You don’t need to go all the way to the Heartland Institute to come up with a German teenager who promotes climate skepticism (she’s considered to be the ‘anti-Greta’) to know that those who fight against climate change need to face very powerful forces who will do whatever they can to interfere with this fight. And yet, when we see how swift and radical actions, many of them with devastating economic consequences, are announced without even a squeak from business and politicians who would be very loud if similar steps would have taken to fight climate change one can get a sense of the challenge we face.

To get things done on climate change we need to keep fighting the legitimacy and challenge the social license to operate of the powerful forces that hold us back. Otherwise, we will never move forward fast enough, which as the current outbreak proves we can if there’s no one stopping us from doing so.

Lesson #4: We need to simplify the story of climate change

There is an interesting similarity between the coronavirus and the climate crisis — in both cases the single unit’s well being, be it an individual, a company or a country depends not only on its response but also on the response of others, both locally and globally. You can’t beat the coronavirus on your own just like you can’t beat climate change on your own. And yet, the response to the coronavirus is far stronger than the response to climate change. As mentioned above we can attribute it to different perceptions of risk and fear, or to the absence of strong opposition in the case of the outbreak, but I believe that our ability to understand the story of each crisis also plays an important role here.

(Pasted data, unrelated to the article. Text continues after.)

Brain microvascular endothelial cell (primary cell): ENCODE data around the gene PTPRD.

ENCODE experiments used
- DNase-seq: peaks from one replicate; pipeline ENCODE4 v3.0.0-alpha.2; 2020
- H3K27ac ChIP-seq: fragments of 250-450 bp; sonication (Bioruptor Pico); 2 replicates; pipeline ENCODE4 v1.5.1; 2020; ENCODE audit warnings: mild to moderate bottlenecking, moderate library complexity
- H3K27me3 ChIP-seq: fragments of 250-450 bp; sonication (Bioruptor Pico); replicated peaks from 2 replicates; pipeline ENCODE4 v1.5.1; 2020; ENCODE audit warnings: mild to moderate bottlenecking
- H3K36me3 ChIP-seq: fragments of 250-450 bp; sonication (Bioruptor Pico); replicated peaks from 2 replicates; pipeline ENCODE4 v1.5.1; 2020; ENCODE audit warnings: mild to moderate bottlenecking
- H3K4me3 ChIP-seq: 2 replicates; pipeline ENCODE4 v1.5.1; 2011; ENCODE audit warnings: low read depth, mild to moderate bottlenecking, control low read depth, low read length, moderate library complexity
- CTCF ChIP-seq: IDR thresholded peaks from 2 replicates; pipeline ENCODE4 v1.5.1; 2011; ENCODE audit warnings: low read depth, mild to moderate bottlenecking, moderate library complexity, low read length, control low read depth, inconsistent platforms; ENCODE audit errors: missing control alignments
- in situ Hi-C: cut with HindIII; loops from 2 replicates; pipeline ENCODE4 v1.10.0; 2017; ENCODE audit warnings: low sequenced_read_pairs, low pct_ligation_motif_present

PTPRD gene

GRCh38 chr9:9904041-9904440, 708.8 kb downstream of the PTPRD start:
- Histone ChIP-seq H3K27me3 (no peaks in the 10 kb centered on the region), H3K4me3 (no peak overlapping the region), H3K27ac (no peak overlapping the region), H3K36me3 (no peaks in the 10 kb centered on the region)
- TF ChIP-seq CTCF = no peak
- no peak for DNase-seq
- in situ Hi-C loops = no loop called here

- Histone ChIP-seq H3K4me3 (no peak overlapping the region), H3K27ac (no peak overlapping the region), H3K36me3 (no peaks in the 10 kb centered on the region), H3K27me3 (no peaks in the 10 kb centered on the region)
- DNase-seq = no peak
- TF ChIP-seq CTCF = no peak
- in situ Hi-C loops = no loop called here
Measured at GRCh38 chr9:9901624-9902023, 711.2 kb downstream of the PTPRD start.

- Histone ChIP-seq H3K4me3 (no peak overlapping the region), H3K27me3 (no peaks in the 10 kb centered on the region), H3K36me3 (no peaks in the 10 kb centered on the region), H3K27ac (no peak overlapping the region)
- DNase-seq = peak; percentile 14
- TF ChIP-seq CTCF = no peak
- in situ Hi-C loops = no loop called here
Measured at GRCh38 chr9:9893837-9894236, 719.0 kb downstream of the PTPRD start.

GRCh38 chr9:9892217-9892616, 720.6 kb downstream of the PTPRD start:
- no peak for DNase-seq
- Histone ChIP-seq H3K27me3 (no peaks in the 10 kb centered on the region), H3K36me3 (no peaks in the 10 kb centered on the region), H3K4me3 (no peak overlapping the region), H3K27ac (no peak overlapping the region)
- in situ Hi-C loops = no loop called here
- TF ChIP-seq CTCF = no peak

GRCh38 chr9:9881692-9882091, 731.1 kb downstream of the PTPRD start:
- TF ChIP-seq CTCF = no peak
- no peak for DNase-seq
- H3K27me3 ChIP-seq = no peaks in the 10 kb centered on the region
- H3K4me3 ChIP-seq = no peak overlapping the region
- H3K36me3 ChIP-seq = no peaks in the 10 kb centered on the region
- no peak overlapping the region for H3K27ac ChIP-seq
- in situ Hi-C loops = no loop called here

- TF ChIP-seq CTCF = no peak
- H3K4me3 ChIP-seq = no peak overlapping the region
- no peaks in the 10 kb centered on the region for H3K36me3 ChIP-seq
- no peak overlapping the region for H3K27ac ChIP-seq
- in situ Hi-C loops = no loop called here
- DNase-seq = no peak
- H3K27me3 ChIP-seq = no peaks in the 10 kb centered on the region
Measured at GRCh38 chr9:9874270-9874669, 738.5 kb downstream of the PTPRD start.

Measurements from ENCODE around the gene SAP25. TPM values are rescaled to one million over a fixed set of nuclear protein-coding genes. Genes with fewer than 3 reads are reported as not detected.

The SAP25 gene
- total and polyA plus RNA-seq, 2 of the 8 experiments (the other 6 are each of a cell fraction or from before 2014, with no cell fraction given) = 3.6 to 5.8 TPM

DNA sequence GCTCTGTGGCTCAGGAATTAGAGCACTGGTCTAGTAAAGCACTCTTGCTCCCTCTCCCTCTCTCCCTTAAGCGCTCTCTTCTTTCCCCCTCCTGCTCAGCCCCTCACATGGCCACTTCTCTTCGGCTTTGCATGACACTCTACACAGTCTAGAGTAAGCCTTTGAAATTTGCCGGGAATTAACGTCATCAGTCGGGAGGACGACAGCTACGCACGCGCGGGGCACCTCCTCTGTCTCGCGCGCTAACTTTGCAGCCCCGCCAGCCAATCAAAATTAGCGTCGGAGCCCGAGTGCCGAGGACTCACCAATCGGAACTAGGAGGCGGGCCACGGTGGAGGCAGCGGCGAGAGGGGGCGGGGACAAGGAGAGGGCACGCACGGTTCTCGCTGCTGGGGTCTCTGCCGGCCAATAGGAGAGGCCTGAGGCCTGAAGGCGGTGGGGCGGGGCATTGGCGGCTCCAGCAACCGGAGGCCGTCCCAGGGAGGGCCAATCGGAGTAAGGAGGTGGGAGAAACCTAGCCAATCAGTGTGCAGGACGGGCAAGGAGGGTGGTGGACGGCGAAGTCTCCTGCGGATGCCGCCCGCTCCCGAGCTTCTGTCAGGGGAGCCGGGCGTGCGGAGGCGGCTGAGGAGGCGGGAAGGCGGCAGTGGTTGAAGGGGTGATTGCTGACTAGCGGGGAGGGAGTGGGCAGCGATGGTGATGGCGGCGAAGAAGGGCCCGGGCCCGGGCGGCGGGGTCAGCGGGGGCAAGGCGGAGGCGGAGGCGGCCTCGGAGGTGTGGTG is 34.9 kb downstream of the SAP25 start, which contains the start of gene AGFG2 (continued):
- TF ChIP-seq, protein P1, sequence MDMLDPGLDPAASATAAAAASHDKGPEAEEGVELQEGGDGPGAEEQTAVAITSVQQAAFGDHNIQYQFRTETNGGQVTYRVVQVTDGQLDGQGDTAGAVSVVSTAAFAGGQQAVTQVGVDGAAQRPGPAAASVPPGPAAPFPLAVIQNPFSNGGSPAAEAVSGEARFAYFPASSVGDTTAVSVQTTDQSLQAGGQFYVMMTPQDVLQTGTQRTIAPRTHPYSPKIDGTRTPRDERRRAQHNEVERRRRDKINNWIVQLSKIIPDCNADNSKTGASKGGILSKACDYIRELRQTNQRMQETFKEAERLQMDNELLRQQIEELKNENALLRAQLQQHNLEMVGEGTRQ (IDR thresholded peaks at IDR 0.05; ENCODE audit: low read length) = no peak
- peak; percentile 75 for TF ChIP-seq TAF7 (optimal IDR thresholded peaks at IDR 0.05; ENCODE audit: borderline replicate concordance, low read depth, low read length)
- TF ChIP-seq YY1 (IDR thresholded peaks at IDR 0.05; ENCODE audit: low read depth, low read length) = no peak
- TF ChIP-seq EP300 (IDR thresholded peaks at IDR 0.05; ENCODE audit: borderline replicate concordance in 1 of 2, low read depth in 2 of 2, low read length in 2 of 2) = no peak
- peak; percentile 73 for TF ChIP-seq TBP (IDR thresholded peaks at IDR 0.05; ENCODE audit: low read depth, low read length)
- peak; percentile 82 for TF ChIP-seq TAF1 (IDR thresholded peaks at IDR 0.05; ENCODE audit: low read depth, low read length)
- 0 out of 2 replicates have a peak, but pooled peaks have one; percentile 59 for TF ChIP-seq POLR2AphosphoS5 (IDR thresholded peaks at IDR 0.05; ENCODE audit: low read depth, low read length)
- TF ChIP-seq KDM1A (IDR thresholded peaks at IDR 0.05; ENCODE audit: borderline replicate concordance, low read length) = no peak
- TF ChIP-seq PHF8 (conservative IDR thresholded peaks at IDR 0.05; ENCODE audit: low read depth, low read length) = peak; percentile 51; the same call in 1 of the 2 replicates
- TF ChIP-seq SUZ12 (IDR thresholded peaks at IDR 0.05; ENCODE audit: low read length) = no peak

As complex as it may be the story of the coronavirus is one most people understand as it represents a quite clear connection between cause and effect. If you do X, then Y will happen, both in terms of getting infected as well as protecting yourself from the virus. The fact that there is a short time gap between the cause and the effect helps increase our understanding of these relationships and perhaps our acceptance of the actions necessary to address the outbreak, no matter how extreme they may seem.

Climate change, on the other, hand is a complex story that is difficult to understand, especially in terms of cause-effect relationships, which are systemic by nature and therefore more difficult to comprehend. It is very difficult to provide people, companies and governments with a clear understanding of how their actions on climate change will evolve into results they can actually see. Add the time gap in climate change between cause and effect and you have a picture that is pretty messy for most people.